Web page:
I suppose the rest of Australia would call me a Melburnian, because Melbourne has grown so big. I am just on the outskirts of Melbourne so I am a Melburnian. Melbourne was one of the greatest manufacturing hubs in the world. Melbourne is no longer one of the greatest manufacturing hubs in the world, because of the restrictions we've put on ourselves not to free up business, not to give them the opportunity, not to tell them what they should be doing. If the government makes the mistake of telling them what they should be doing, rather than investing where business tells us they need to invest for future prosperity, well, that will be a fail. I don't want government to fail in manufacturing and in grants to manufacturing or in this particular case it's your new National Reconstruction Fund Corporation.

I have a bit of a problem with the word reconstruction. Whilst this nation has faced some pretty tough times over the last 12 months, don't tell me it's a National Reconstruction Fund. We haven't just been through a war. We haven't had our cities decimated—only through flooding where we've had massive damage to infrastructure, but outside of that our cities are going pretty well. I am not saying that will be the same case, but don't call it a National Reconstruction Fund. Why would you call it a reconstruction fund? What are you reconstructing? Are you reconstructing the program or are you reconstructing manufacturing in Australia? It's very unclear.

I have the highest regard for the minister in this portfolio, Minister Husic. Since he arrived in this place I have always had the highest regard for him. I know he's dedicated and I know he's determined. I know he wants this to work, but I wonder what outside pressure is being put on him, because this gives the actual minister of the day an enormous amount of power as to where that money is spent. Is that going to be politicised like I've seen so many other government programs be politicised? That would wreck manufacturing in this country. If you want to win seats in Adelaide you put all this money into Adelaide. If you want to win a few seats in Brisbane you put it into those seats in Brisbane that you need to win. Is that what this is all about? We can direct all the money to our seats. It is likely that we give state governments money for housing then they go and spend it in marginal seats for the long-term disruption of the Liberal and National parties—if they're a Labor government. It's sort of underlying corruption. I am not accusing Ed Husic of this, because he has an enormous amount of power under this legislation to direct what happens.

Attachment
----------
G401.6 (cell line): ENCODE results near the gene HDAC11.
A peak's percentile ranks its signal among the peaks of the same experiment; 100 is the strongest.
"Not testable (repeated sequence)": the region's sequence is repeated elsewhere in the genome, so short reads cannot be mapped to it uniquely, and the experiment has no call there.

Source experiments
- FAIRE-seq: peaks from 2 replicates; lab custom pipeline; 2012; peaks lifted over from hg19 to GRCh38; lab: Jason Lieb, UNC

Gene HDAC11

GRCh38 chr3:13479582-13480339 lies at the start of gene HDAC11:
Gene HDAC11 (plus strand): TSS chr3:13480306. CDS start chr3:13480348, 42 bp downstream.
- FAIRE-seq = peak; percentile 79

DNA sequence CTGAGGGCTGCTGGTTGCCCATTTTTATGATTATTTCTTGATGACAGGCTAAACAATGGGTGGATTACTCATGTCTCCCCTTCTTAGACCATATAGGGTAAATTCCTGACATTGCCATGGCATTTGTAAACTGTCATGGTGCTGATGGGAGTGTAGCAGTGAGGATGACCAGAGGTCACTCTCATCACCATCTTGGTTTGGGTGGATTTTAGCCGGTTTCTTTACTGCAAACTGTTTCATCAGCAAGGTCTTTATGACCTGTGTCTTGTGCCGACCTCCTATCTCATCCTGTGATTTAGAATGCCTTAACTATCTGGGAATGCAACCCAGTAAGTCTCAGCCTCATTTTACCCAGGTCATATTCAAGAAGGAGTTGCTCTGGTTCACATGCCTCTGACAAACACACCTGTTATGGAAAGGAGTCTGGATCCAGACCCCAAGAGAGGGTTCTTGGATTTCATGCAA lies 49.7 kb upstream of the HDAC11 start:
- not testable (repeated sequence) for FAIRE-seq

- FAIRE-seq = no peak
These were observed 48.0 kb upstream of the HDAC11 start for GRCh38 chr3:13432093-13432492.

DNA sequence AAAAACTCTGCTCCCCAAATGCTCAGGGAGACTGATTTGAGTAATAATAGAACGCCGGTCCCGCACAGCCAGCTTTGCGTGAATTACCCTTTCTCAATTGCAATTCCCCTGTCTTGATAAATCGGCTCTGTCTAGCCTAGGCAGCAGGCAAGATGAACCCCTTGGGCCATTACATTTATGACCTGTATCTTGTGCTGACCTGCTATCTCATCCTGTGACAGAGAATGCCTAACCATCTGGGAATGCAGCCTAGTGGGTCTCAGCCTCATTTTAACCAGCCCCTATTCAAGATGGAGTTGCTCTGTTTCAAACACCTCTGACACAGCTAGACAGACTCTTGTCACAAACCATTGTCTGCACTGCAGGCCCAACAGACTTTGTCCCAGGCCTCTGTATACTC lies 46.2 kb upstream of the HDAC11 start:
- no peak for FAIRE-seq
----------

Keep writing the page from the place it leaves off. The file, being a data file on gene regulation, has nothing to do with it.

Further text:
If you have got a senator John Button of the past—and that senator John Button put together a car plant that kept manufacturing going in Australia for all those years. The world has regard for what John Button put together and directed, what happened in the vehicle manufacturing industry in this country. He probably saved it from immediate decline in the late sixties and early seventies. There's a minister who only acted in the interests of the Australian people. How wonderful it would be if I could believe that every action taken by a political party was only in the interests of the Australian people; that it was fair, just, reasonable and equitable; that it lifted the community up in every action it took; and that it gave opportunities to our newcomers, to people who have come to this country as refugees—who should be given the greatest opportunity, because you often find they are the hardest workers and they want to go out there and they want to do things.

The Japanese came to us a few years and said, 'We'd like to put a hydrogen production plant in Gippsland,' and they have done it. Today, there was a huge spread in the paper detailing how the Japanese government are now putting $2.35 billion into the hydrogen plant in the Latrobe Valley. It will create jobs, opportunities and everything else for people in the Latrobe Valley. It's the best news ever! The Japanese are doing that. The state government put in $50 million to get the pilot plant going and there was $500 million from the Turnbull government. I was there for the announcement. So they approved the plant and approved the operation and they have proved that it works. It is hydrogen from brown coal. We have enough brown coal to make enough hydrogen to keep the world going in a clean way for the next 10,000 years. I've never believed we shouldn't be using it to create electricity and building more efficient power plants. Why wouldn't we? Why do we have to kick ourselves in the foot in this nation every time we go to do something? Every time we make a decision now it seems that we're kicking ourselves in the foot and the rest of the world is laughing at us.

That is why our manufacturing sector is so important. That is why it is so important to have the best innovation, the best technology, the best people and the best opportunities, and to encourage these start-up companies and not put barriers in their way all the way through. You've got to make it easy for government to be able to deliver on behalf of those people that are going to do the best for our country.

This should be seen as an opportunity. I understand governments want to come in and put a new label on a new minister and say, 'We're going to do it a different way.' I hope and pray it works. If it doesn't, we kick ourselves in the foot again. I want this to work. I want it to happen. I want this nation to succeed. Every time we succeed as a nation, we enhance the opportunities for our children and their families. That has to be important to everybody in this House. If we're not putting the Australian people first, whether it comes to manufacturing or any other job, we're doing the wrong thing. So let's have regard to equality, fairness and opportunity.

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Russell Broadbent MP